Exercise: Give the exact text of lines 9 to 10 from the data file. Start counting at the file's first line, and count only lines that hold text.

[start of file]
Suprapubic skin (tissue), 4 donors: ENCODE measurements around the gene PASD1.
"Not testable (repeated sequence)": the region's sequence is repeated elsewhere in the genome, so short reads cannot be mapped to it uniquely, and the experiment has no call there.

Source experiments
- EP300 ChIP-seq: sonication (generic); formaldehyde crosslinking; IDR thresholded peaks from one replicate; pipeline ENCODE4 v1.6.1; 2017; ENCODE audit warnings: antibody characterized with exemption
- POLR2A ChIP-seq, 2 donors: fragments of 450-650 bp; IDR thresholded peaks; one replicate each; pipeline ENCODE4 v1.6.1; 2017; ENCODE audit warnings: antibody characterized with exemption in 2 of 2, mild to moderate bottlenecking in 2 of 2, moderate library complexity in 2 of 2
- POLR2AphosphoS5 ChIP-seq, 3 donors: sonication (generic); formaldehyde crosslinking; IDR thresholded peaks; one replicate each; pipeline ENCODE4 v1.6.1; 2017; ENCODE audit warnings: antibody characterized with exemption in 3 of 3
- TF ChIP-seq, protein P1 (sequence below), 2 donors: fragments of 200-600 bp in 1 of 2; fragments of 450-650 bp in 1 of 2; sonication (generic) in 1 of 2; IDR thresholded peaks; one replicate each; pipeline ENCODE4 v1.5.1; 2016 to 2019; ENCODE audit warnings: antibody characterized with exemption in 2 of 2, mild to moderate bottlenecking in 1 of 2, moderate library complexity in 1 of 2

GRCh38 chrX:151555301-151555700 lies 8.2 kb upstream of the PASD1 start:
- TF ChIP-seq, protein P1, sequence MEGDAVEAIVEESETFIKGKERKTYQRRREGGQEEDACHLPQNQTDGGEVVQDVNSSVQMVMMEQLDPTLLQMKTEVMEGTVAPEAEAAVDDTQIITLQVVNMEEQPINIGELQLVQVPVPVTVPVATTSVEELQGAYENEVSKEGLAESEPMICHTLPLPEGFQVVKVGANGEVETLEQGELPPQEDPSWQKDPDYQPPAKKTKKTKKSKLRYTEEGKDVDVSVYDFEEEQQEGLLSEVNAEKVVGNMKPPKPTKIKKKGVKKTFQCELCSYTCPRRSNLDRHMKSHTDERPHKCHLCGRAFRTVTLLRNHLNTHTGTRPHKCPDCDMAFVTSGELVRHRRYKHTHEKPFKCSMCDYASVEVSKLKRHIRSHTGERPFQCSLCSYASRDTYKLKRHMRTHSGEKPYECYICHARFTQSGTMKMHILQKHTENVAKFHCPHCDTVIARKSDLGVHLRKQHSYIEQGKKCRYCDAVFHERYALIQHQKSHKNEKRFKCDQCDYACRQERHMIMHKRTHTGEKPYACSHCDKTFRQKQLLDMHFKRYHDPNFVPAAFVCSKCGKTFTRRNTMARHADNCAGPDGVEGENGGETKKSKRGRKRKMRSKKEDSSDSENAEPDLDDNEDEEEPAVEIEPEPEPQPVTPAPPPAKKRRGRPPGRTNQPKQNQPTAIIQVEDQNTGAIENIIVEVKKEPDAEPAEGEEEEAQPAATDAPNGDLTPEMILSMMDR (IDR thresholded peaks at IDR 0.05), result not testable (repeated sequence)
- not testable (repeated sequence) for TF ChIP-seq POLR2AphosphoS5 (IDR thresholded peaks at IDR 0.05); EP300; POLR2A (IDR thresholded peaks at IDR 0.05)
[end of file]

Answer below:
- TF ChIP-seq, protein P1, sequence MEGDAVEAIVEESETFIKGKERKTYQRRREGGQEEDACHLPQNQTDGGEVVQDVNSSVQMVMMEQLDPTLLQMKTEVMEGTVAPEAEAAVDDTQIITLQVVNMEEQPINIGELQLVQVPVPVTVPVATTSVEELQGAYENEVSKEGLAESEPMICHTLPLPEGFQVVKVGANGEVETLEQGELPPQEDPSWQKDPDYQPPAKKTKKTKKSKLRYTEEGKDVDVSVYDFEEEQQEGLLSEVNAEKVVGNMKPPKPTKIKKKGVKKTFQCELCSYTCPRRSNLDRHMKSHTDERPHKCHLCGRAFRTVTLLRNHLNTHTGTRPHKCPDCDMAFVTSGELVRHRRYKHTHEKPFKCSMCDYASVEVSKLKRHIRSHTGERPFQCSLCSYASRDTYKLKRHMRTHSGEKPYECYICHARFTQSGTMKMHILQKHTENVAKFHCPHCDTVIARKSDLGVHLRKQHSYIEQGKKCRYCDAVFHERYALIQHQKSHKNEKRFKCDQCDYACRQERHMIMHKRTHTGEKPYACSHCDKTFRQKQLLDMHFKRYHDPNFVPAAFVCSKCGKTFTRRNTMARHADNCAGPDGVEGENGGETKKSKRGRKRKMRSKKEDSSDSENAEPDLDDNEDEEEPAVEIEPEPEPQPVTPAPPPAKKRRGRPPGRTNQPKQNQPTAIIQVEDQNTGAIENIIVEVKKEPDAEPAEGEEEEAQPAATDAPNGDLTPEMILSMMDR (IDR thresholded peaks at IDR 0.05), result not testable (repeated sequence)
- not testable (repeated sequence) for TF ChIP-seq POLR2AphosphoS5 (IDR thresholded peaks at IDR 0.05); EP300; POLR2A (IDR thresholded peaks at IDR 0.05)